Dáil Éireann - Volume 639 - 10 October, 2007
Written Answers. - Financial Services Regulation.
Deputy Pat Rabbitte Deputy Pat Rabbitte
Deputy Pat Rabbitte asked the Tánaiste and Minister for Finance his views regarding the incidence of resort to contracts for difference in the stock market here; his plans to outlaw the use of CFDs; and if he will make a statement on the matter. [22941/07]
Deputy Brian Cowen Deputy Brian Cowen
 Deputy Brian Cowen: As the Deputy will be aware, Contracts For Difference (CFDs) relate to taking a position on the future movement of a price, either up or down, of a share, a commodity or an index such as a stock market index. There is nothing inherently wrong in this, and appropriate use of derivative products such as these by sufficiently sophisticated investors can help to provide liquidity and depth to the market in Irish equities.
At present, few Irish authorised investment firms actually write CFDs. Most investors who are dealing in these products do so with UK authorised entities. The investors may carry out these dealings through Irish stockbrokers or investment firms, who would act as introducing brokers. On the other hand, it cannot be excluded that they may deal through UK brokers or directly with the underwriter, in which circumstances, it is clear that, in practice, the specific oversight of this activity by the Irish Financial Regulator is limited.
However, I would like to assure the Deputy that, financial CFDs will be regulated as from 1 November next under the new Markets in Financial Instruments Directive (MIFID) regime as they are classified as “financial instruments” under Part 3 of Schedule 1 of S.I. No. 60 of 2007. Therefore, from that date, financial spread contracts, such as on specific shares, bonds or indices of shares, will become a regulated activity and firms providing this service will have to be authorised.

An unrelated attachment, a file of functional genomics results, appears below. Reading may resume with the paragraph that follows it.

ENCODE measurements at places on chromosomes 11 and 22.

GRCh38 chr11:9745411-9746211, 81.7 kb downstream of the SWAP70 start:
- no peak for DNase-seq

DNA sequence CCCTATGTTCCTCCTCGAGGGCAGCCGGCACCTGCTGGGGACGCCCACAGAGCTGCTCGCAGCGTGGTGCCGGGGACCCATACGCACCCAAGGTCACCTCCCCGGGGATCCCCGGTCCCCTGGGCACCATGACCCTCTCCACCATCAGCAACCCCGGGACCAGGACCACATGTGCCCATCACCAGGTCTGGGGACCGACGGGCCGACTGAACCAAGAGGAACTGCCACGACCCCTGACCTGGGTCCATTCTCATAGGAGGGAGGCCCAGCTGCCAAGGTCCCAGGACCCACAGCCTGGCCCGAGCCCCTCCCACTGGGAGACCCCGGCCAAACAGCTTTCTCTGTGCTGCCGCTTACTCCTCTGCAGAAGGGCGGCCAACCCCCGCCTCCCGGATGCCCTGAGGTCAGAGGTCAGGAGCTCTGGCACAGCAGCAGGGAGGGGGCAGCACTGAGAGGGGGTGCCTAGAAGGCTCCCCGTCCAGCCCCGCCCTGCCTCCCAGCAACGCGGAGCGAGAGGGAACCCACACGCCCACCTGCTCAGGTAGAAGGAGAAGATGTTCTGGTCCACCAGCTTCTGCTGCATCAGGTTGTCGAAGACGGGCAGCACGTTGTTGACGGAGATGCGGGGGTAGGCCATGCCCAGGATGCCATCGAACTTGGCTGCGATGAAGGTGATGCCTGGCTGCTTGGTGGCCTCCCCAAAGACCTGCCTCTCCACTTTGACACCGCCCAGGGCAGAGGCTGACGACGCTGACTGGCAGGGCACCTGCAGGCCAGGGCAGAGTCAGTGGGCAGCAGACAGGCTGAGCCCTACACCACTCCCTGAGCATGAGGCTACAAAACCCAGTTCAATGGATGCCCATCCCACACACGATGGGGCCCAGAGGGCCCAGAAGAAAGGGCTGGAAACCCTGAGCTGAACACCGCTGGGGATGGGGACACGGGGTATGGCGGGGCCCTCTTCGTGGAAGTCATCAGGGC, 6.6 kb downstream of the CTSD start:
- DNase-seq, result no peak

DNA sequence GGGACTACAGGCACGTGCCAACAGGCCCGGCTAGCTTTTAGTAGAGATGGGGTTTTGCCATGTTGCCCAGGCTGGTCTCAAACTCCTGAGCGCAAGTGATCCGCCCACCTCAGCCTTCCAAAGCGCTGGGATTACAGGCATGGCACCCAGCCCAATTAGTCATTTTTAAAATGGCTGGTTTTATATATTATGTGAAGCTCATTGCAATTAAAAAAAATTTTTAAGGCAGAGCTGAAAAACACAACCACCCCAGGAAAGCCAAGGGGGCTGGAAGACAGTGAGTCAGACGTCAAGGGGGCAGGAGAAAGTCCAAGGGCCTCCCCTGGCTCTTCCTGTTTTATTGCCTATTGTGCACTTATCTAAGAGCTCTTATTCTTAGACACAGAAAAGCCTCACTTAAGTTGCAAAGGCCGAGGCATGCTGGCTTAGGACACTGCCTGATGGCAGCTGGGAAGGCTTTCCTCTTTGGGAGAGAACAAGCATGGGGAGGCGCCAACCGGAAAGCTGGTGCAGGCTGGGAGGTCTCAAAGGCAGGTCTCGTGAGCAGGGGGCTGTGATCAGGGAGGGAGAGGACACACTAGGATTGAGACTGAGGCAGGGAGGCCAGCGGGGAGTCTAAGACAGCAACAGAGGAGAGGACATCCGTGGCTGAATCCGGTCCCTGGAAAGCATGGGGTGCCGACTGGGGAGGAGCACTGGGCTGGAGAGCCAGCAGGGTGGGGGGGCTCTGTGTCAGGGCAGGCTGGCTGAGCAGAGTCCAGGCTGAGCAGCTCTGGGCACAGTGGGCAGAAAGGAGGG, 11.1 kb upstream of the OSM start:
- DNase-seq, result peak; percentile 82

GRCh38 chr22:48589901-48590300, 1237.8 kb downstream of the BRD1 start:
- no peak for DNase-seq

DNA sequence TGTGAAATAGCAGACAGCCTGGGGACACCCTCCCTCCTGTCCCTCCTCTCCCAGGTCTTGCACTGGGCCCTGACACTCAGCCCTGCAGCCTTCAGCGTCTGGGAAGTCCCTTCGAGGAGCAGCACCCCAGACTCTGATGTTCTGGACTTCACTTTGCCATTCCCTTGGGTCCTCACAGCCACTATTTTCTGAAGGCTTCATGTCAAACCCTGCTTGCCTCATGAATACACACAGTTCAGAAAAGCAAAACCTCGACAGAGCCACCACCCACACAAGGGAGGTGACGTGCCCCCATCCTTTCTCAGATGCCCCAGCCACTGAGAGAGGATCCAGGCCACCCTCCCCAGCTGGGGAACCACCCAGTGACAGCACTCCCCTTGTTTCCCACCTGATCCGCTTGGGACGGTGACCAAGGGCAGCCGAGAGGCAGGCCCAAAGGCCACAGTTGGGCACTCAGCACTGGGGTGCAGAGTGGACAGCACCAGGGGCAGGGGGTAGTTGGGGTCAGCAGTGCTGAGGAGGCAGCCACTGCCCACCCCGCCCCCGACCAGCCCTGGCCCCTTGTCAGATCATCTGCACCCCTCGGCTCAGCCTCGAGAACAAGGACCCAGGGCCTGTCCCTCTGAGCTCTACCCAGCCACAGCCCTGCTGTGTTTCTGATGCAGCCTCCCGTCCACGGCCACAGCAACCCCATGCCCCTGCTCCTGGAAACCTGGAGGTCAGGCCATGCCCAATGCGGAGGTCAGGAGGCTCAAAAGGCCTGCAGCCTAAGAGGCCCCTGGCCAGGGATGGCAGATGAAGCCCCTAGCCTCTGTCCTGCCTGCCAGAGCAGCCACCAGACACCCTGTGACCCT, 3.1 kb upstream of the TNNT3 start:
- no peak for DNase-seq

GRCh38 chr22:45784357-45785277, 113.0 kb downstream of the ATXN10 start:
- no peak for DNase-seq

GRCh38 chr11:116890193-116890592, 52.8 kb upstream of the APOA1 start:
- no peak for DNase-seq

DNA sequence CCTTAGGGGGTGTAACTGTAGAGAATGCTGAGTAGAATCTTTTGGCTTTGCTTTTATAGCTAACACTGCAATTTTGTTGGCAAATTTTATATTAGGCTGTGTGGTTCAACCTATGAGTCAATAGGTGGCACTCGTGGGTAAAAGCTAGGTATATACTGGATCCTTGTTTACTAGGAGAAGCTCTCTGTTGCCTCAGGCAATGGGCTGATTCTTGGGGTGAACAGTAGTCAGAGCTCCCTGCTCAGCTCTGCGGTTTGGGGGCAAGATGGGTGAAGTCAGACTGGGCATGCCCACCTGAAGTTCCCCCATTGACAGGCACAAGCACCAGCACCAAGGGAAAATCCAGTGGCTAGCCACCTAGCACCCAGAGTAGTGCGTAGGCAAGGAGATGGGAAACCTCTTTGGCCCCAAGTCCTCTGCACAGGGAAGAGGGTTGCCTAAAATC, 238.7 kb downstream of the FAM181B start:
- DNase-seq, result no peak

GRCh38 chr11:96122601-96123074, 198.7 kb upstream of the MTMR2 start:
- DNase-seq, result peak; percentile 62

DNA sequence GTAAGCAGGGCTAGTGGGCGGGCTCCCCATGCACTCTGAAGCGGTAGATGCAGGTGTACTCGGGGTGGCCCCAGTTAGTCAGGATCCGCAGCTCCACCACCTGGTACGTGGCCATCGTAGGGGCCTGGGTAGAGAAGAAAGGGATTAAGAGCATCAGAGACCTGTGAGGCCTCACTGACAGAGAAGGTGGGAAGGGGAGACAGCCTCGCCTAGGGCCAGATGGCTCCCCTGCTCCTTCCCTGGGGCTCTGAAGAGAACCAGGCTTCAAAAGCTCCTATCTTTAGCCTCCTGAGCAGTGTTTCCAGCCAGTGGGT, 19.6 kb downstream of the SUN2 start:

Irish authorised firms will have to comply with all the requirements, including the rigorous client protection requirements, set down in S.I. No. 60 of 2007. Investment firms will have to categorise clients as either “retail” or “professional” investors. They will have to perform suitability and appropriateness tests for clients and potential clients, taking account of the knowledge and experience of the client, outlining the specific risks associated with particular types of financial instruments. Clearly, as they are regarded as a high risk activity, the specific risks associated with CFDs will have to be highlighted prominently.
Spread betting on matters other than on financial instruments, e.g. on sporting events, is not covered by the MIFID or the transposing Regulations and thus will not be regulated under the new regime as from 1 November next.
These financial instruments are now a widely established feature of market activity across several continents and can serve a useful purpose in the market. Since they are shortly to be formally regulated across the EU under the MIFID Directive, it would neither be feasible nor appropriate for Ireland to outlaw such activity.
There are no firm statistics on the extent of CFDs in the Irish market available at present. However, when the new regime comes into force on 1 November next, under S.I. No. 60 of 2007, firms will have to comply with detailed reporting  requirements for transactions and the Financial Regulator will be in a position to collect data on the incidence of FCD activity.
Dáil Éireann 639 Written Answers. Financial Services Regulation.